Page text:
Whatever the "main purpose" of the policy as to the creditor beneficiaries, the critical factor in the case at bench is that the insured did in fact include a remainder beneficiary, Mrs. Mollett. Assuming that the 1952 change of beneficiaries, as it related to the creditor beneficiaries, was intended as an inducement to community creditors, this neither explains nor affects the restrictive endorsement as it relates to the remainder beneficiary. In this respect, it is important to note that, had the insured wished to retain the power to change the remainder beneficiary, he could have done so in the 1952 endorsement.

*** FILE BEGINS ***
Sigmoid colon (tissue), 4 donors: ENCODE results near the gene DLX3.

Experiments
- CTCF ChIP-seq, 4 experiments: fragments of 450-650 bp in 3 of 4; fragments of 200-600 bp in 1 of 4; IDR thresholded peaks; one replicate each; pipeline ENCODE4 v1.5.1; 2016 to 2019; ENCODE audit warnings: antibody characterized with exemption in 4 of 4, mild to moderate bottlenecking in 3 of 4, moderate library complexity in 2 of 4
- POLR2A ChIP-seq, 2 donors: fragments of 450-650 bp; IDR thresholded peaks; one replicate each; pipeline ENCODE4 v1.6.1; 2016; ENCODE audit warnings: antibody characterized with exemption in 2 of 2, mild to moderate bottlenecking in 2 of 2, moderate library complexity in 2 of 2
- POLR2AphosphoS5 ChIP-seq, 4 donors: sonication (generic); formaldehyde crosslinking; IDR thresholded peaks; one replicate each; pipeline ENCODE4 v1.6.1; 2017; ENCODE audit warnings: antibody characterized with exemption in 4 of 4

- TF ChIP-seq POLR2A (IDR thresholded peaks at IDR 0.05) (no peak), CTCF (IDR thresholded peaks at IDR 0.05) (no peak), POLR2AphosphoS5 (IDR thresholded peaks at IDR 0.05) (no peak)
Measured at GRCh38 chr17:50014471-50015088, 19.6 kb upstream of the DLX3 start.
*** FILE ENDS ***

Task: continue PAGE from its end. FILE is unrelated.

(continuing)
[1] We have hitherto recognized a fundamental distinction between insurance policies wherein the right to change the beneficiary is reserved and those in which the right is not reserved. In the first of these situations, no beneficiary acquires a vested property interest in the policy. E.g., Occidental Life Ins. Co. v. Gannon, 57 Wn.2d 868, 870, 360 P.2d 350 (1961); Massachusetts Mut. Life Ins. Co. v. Bank of Cal., 187 Wash. 565, 60 P.2d 675 (1936). In such a case a spouse named as a beneficiary does not thereby obtain a property right. However, a community property interest accrues to the spouse if the policy is paid for with community funds. In re Estate of Towey, 22 Wn.2d 212, 215-16, 155 P.2d 273 (1945); Occidental Life Ins. Co. v. Powers, 192 Wash. 475, 74 P.2d 27, 114 A.L.R. 531 (1937). And a subsequent divorce of the parties with no disposition of the policy in the divorce decree results in the parties *363 becoming tenants in common of the policy. Stokes v. McDowell, 70 Wn.2d 694, 424 P.2d 910 (1967); Cowan v. Sullivan, 48 Wn.2d 680, 296 P.2d 317 (1956).